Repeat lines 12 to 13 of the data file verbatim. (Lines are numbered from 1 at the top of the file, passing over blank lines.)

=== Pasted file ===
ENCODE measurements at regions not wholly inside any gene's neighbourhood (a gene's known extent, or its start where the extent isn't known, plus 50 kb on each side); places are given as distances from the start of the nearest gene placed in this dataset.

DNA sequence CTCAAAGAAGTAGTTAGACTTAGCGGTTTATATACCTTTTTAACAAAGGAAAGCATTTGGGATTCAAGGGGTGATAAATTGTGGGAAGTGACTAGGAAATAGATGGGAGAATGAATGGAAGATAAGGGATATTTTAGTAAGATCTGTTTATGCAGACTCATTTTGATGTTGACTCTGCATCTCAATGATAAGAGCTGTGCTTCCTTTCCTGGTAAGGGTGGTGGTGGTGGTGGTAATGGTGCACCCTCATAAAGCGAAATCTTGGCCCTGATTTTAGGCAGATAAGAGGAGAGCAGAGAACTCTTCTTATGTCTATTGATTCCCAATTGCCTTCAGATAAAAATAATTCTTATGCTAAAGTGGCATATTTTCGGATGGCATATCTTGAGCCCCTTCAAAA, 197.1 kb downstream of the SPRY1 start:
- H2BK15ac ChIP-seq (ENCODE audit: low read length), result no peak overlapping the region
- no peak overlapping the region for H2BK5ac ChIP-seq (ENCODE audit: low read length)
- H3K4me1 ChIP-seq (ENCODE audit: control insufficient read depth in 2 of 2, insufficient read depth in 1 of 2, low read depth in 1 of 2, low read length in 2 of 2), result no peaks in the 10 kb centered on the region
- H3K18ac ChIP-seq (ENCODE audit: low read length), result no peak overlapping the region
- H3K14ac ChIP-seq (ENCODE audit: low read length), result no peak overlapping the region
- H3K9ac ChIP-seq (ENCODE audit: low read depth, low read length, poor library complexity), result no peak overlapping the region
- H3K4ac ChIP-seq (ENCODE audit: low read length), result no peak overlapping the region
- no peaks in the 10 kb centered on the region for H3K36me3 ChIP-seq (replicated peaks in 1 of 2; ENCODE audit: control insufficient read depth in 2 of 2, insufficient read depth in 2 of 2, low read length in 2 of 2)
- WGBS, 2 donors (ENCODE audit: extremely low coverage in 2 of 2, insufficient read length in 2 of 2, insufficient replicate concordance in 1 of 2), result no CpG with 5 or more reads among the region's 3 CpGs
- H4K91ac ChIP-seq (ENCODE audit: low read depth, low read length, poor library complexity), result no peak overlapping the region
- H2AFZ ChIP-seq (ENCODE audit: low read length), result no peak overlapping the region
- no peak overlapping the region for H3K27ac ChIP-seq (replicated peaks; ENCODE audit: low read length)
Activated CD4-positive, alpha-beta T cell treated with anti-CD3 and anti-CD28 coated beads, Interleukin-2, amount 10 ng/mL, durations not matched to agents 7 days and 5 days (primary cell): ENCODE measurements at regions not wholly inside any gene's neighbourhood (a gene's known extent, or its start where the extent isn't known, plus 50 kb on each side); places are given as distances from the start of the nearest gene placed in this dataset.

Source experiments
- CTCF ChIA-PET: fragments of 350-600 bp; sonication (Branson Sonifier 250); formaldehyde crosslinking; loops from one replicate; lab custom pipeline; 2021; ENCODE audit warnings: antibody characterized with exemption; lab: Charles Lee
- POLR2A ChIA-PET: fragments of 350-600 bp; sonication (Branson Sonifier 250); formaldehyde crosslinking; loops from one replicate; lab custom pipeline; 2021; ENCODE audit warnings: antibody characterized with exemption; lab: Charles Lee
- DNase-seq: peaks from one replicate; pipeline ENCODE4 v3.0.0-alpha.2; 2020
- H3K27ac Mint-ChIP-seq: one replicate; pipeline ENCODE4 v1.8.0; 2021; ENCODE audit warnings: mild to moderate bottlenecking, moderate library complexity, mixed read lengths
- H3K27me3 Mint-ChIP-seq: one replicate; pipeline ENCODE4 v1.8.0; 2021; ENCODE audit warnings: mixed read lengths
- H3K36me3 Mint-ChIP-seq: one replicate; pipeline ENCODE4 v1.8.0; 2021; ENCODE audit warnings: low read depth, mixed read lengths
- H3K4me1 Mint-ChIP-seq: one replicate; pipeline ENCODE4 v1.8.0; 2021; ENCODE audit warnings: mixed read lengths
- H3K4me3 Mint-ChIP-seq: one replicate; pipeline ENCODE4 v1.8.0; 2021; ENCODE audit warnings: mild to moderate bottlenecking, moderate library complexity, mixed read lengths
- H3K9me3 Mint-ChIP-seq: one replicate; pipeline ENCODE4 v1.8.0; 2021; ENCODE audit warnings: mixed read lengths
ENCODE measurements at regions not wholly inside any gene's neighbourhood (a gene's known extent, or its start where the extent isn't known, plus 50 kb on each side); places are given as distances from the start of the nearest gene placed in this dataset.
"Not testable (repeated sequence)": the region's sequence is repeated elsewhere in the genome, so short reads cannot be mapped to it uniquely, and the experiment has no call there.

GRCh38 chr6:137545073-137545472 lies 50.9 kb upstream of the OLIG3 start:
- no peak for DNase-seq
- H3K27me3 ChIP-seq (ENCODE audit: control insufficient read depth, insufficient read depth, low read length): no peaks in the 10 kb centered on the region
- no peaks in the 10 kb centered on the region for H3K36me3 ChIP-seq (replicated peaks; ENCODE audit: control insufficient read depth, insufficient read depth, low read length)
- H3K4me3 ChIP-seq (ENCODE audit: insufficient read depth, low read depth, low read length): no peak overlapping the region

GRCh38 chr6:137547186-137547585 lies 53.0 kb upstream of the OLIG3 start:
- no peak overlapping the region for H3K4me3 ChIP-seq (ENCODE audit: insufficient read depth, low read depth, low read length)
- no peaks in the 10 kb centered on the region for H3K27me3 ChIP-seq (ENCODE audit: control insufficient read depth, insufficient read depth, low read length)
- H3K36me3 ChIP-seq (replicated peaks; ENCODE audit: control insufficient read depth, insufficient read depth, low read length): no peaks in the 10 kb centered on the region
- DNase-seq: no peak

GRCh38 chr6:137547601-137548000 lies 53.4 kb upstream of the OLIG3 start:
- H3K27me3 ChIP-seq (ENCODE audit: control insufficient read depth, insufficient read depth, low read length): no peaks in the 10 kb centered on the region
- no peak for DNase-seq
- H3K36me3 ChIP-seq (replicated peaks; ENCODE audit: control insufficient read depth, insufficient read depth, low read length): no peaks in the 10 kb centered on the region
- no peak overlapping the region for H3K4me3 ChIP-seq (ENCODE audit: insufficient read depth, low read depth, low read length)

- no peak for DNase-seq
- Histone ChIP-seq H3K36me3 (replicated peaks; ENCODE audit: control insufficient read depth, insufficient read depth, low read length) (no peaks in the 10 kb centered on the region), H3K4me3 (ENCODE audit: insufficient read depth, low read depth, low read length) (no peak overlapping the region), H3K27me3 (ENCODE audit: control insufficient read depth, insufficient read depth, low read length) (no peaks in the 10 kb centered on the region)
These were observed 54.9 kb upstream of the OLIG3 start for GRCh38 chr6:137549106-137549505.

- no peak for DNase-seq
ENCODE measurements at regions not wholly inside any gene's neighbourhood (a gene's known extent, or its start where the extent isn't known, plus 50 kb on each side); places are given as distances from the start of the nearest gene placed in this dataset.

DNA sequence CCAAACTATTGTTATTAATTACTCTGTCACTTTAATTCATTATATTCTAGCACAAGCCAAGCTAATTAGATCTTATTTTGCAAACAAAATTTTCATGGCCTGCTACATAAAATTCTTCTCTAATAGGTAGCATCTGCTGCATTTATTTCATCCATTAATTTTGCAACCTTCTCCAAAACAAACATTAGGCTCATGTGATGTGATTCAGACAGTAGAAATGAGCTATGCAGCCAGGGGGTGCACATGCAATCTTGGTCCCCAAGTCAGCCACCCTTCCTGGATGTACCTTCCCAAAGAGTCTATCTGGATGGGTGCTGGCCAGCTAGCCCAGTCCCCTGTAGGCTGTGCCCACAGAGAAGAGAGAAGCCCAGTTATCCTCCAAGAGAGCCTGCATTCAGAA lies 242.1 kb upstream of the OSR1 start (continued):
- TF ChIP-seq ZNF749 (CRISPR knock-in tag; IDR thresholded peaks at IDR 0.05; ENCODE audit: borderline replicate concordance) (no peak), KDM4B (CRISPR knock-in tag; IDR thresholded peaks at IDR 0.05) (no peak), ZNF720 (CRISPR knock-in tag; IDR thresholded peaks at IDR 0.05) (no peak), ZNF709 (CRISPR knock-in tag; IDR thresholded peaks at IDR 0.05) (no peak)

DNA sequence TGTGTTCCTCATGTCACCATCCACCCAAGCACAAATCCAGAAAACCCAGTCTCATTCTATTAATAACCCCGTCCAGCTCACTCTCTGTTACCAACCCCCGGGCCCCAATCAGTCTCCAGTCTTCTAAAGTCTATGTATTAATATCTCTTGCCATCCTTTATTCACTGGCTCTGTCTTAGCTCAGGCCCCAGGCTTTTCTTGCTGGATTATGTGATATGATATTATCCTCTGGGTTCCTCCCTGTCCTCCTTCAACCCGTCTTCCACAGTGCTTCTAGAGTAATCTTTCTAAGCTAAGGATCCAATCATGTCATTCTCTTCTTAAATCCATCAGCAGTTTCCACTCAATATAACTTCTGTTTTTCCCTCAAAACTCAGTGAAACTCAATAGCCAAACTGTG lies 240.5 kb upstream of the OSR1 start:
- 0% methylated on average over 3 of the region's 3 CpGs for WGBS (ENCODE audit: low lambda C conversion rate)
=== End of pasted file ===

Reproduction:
- H4K91ac ChIP-seq (ENCODE audit: low read depth, low read length, poor library complexity), result no peak overlapping the region
- H2AFZ ChIP-seq (ENCODE audit: low read length), result no peak overlapping the region